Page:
Nigel Jones reviews World War One : A Short History by Norman Stone
Back in the Thatcherite 1980s Professor Norman Stone was the most fashionable historian of the day : a Niall Ferguson avant la lettre.
Youngish. Handsomeish. Scottish. Right-wing. Iconoclastic. No respecter of reputations. A familiar figure in TV studios and newspaper columns as well as Oxford lecture halls. Then, always his own man, he prised the mud of Oxford from his feet, exchanging it for the dust of Istanbul where he has taught at two universities ever since.
advertisementSince then we have heard little of him - apart from a controversy in which Stone refused to condemn his new Turkish homeland for the 1915 Armenian genocide - an event which he does not admit actually happened.
Now he is back in Britain, at least in book form, using the genre in which he is most at home : not a Fergusonian slab of a study marshalling whole armies of sources and references, but a slim volume - almost an extended essay, a squib more than a sledgehammer - in which Stone compresses the whole history of the Great War into fewer than 200 pages, and does it as entertainingly as his old admirers would expect.
Reading it is much like hearing a lecture from the Professor in his prime - it fizzes with life and sparkles with aphorisms tossed off with aplomb, along with condemnations and commendations alike - most of them sensible - delivered with magisterial, even arrogant, authority.
Haig’s staff are ’creepy young officers who help him on with his coat’. The ’son of a peasant’ Pétain ’knew what he was about’. Ludendorff, by contrast, was ’really saving his own reputation : he would encourage others to make an end to the war, then turn round and say it had not been his fault.’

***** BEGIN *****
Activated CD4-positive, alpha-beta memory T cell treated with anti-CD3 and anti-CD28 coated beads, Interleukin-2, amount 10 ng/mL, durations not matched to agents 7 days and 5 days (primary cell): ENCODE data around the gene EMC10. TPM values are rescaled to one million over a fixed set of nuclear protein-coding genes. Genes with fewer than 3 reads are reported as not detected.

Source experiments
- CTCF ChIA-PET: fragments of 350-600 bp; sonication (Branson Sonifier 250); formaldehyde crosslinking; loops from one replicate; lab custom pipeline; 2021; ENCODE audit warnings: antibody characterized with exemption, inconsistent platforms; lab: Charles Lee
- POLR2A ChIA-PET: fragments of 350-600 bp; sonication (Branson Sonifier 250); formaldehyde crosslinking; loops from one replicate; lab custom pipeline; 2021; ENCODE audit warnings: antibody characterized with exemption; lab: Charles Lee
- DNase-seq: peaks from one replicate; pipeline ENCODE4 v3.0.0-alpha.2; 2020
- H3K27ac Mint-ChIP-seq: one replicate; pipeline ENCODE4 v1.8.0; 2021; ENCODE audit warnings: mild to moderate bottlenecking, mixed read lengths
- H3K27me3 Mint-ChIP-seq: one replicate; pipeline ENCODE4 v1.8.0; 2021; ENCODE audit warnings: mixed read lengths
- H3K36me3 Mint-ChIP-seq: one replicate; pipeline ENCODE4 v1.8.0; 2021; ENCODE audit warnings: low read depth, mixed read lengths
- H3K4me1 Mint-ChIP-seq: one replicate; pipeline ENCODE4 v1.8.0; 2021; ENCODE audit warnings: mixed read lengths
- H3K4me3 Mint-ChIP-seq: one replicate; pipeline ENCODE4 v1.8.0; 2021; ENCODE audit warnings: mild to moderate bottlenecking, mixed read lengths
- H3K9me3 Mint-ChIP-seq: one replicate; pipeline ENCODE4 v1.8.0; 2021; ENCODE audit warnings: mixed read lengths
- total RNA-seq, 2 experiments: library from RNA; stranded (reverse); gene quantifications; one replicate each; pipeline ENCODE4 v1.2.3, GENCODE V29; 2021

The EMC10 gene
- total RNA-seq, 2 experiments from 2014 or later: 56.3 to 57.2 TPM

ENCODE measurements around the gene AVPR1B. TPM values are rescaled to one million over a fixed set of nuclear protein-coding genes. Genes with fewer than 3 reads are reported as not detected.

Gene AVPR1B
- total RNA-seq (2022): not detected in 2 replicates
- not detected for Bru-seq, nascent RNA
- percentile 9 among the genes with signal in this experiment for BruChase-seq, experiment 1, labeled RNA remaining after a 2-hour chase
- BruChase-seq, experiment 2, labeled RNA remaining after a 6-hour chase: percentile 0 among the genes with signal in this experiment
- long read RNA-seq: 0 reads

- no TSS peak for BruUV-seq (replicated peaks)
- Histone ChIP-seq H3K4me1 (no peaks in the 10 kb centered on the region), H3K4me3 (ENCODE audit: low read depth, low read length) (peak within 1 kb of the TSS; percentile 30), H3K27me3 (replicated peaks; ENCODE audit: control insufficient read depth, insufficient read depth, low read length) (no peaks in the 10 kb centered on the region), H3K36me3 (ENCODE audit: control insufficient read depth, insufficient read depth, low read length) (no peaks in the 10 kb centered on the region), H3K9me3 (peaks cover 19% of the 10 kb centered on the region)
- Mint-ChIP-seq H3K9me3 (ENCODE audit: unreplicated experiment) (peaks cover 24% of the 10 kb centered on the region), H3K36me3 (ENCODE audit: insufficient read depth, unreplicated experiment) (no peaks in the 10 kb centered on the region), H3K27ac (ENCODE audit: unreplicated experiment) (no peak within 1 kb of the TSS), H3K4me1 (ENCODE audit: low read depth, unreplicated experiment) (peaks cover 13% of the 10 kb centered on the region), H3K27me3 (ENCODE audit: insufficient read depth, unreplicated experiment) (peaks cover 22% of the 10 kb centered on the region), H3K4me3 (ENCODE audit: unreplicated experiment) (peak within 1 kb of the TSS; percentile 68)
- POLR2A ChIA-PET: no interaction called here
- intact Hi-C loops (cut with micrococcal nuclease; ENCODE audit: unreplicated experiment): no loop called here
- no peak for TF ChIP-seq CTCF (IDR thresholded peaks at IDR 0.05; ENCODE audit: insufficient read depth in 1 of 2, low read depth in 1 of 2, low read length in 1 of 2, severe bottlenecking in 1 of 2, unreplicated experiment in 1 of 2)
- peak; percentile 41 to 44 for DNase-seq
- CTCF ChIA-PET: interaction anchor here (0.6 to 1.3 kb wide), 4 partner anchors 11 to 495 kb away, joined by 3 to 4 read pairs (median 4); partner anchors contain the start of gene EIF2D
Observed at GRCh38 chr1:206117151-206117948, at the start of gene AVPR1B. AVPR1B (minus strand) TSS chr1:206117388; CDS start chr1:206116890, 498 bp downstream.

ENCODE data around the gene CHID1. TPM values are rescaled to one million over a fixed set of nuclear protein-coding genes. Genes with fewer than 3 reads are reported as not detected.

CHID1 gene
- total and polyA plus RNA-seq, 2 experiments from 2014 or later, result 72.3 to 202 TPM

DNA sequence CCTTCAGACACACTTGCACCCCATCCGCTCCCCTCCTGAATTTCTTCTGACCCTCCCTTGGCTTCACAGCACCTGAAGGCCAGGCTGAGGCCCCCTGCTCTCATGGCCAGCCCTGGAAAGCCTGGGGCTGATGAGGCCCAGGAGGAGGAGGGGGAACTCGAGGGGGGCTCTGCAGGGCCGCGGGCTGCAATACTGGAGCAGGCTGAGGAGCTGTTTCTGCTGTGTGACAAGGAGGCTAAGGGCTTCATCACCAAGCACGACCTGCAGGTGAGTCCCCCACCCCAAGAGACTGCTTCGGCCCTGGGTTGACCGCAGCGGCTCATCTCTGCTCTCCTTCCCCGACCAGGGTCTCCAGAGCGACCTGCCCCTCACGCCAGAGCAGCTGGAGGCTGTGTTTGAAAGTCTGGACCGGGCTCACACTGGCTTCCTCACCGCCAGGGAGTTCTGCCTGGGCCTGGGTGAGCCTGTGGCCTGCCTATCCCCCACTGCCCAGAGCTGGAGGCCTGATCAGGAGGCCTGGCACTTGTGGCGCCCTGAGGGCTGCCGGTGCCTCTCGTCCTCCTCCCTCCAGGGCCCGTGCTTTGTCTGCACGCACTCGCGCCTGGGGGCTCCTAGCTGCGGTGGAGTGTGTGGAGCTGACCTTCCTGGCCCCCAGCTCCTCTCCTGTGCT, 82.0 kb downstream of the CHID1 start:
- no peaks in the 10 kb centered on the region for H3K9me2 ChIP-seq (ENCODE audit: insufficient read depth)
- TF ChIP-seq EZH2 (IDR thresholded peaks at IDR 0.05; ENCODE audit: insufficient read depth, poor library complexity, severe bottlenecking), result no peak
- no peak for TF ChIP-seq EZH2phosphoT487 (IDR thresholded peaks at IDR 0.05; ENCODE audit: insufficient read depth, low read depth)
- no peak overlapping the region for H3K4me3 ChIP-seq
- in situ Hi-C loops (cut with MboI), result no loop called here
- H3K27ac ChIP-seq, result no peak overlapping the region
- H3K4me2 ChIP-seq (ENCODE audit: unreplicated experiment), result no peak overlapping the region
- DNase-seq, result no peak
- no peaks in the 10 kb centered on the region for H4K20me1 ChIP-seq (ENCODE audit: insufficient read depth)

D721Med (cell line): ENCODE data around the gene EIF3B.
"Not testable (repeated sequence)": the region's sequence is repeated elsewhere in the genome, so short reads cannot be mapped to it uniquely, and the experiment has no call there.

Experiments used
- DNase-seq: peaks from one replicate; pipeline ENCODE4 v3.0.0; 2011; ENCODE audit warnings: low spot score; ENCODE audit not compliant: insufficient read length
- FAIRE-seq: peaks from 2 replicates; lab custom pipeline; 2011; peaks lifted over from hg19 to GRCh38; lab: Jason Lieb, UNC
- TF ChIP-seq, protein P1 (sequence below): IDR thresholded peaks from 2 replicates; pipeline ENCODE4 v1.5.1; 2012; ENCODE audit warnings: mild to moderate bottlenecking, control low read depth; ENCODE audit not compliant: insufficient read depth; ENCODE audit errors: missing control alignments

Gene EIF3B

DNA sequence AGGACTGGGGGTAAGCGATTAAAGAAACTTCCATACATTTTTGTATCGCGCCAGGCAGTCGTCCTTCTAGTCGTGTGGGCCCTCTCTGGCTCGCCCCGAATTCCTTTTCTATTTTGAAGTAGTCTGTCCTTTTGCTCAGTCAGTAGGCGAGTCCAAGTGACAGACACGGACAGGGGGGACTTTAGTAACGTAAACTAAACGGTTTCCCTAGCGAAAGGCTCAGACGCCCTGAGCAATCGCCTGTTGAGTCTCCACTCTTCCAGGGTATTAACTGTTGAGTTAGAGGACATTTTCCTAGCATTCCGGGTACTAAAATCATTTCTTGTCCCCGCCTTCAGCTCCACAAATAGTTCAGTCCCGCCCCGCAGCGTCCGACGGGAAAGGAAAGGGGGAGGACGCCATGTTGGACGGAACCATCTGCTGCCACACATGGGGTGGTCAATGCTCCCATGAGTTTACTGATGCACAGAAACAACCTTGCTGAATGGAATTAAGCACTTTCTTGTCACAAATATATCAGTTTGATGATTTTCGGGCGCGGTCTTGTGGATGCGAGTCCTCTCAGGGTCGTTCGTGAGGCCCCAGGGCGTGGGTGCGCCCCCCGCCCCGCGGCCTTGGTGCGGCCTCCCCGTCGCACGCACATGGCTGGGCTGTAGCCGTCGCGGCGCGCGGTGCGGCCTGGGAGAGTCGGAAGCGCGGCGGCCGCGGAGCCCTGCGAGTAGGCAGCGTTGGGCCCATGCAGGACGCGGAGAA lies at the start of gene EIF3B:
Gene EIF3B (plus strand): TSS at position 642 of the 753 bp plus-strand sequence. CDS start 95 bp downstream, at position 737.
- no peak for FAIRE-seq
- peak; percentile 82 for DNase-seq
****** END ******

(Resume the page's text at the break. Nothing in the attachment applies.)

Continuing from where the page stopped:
As might be expected from someone who has already written a brilliant book on the much-neglected Eastern Front, Stone is especially strong on theatres apart from the over-familiar Western trenches : especially Russia and his beloved Turkey, whom he predictably acquits from responsibility for the Armenian genocide in a couple of lines.
The great iconoclast is no revisionist here, falling in with the main received truths of modern Great War historiography. Thus the Germans engineered and started the war ; Haig was mulishly stubborn in refusing to deviate from his full-on offensives, and stupid in his never-to-be-realised hopes of using his beloved cavalry ; and the Second World War followed inexorably from the failure properly to occupy Germany after the Armistice and rub their noses in the fact of their defeat.
In such a short book, which is at once a summary of the war and Stone’s own take on it, something has to give, and what is missing is an adequate appreciation of the growing importance of air war and the war at sea.
The book’s faults are the obverse of its glittering virtues, its skimpy source notes indicating a slightly slipshod approach to dull facts. It is, surprisingly in such a short text, repetitious. (We learn twice that the Sarajevo assassin, Princip, was refreshing himself in a café when his victims happened by ; and thrice that the Russian general staff was called the ’Stavka’).
Some errors are of the schoolboy howler variety : Hemingway’s novel about Caporetto was called A Farewell to Arms not Goodbye to Arms and the explosive used to blow up the Messines ridge was ammonal, not TNT. If you are going to play the magisterial authority it is important to get the facts right.
All told though, Stone’s introduction to the war - following in the distinguished footsteps of Michael Howard, Correlli Barnett and Hew Strachan, who have all written their own short histories of the conflict - is thought-provoking, readable and thoroughly enjoyable, and his conclusion, as Hitler, temporarily blinded by a gas attack, meditates the next war on the very day that the Great War ended, is chillingly prophetic. Students of the great slaughter are now spoiled for choice.
Telegraph.co.uk - United Kingdom
Last Updated : 12:01am BST 02/08/2007
CET ARTICLE VOUS A PLU ? POUR AIDER LE SITE A VIVRE...